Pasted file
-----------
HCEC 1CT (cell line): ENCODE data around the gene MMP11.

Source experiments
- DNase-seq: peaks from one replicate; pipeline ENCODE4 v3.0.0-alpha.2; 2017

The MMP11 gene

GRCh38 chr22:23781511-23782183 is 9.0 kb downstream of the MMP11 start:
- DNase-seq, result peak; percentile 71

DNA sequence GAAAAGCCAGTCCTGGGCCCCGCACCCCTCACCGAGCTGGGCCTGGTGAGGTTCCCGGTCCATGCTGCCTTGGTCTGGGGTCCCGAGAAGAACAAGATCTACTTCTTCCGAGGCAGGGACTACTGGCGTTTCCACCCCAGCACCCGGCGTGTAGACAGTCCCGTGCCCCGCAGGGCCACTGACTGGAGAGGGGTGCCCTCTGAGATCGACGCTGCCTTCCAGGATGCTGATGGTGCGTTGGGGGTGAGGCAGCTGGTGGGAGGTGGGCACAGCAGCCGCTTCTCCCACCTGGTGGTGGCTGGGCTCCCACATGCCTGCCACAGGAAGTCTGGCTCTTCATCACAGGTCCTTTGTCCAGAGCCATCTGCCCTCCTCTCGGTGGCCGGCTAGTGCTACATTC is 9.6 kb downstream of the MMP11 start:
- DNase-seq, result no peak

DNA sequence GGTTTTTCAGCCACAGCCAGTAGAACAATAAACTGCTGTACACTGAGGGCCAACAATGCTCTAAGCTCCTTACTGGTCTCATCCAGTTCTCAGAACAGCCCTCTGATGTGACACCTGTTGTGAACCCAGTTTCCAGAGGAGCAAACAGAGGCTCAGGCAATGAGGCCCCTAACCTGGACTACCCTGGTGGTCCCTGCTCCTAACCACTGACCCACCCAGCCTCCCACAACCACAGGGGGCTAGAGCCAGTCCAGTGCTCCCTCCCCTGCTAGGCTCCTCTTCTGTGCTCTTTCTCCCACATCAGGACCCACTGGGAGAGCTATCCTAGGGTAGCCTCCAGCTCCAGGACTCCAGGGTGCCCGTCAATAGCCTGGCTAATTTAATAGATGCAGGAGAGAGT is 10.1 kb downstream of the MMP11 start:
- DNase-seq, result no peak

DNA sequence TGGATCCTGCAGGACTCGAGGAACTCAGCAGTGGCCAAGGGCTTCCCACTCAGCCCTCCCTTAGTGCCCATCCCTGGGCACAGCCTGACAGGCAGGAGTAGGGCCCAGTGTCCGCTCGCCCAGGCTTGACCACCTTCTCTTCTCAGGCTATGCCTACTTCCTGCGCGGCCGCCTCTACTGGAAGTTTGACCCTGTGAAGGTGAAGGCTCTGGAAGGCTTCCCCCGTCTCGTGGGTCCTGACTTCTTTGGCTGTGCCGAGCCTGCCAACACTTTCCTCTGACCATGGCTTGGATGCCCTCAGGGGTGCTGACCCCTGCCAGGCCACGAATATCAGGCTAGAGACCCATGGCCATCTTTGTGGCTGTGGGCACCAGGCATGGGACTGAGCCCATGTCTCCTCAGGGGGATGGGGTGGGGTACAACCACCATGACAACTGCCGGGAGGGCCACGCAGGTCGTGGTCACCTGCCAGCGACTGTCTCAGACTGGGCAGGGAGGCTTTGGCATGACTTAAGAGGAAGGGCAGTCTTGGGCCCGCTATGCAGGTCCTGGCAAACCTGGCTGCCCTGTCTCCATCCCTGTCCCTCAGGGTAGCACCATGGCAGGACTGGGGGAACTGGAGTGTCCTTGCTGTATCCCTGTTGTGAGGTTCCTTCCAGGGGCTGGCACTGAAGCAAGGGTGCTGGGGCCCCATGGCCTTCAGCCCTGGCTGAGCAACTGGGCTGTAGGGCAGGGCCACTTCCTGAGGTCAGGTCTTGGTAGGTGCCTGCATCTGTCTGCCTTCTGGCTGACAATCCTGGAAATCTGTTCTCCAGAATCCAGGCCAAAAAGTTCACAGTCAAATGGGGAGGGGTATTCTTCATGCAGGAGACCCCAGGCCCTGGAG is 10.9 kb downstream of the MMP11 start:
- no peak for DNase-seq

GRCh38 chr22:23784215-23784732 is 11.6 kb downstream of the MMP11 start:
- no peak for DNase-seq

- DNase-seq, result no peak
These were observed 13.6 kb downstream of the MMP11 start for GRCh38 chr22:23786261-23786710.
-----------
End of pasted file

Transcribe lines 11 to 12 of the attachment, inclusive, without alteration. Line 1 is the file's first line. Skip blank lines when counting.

DNA sequence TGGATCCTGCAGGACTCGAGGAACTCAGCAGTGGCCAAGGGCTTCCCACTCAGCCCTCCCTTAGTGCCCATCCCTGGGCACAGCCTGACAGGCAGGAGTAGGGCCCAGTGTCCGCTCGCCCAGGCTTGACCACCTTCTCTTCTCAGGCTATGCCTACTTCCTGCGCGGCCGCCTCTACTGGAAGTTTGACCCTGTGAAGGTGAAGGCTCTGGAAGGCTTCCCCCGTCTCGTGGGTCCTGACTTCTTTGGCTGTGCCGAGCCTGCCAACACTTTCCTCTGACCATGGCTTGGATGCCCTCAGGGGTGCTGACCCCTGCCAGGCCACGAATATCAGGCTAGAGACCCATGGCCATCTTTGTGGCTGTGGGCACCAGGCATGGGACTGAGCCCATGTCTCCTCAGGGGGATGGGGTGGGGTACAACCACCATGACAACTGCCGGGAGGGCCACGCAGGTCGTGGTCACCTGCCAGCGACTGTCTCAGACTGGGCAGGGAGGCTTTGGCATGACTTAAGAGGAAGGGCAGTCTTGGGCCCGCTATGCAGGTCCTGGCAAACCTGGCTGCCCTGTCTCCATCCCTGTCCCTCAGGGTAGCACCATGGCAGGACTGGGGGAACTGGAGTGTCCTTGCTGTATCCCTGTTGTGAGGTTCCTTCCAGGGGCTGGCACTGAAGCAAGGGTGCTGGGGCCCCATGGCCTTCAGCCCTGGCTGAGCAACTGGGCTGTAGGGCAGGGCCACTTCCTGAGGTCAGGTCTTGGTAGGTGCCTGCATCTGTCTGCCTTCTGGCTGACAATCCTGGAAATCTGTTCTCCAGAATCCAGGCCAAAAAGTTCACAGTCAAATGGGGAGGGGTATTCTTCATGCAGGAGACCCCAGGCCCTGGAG is 10.9 kb downstream of the MMP11 start:
- no peak for DNase-seq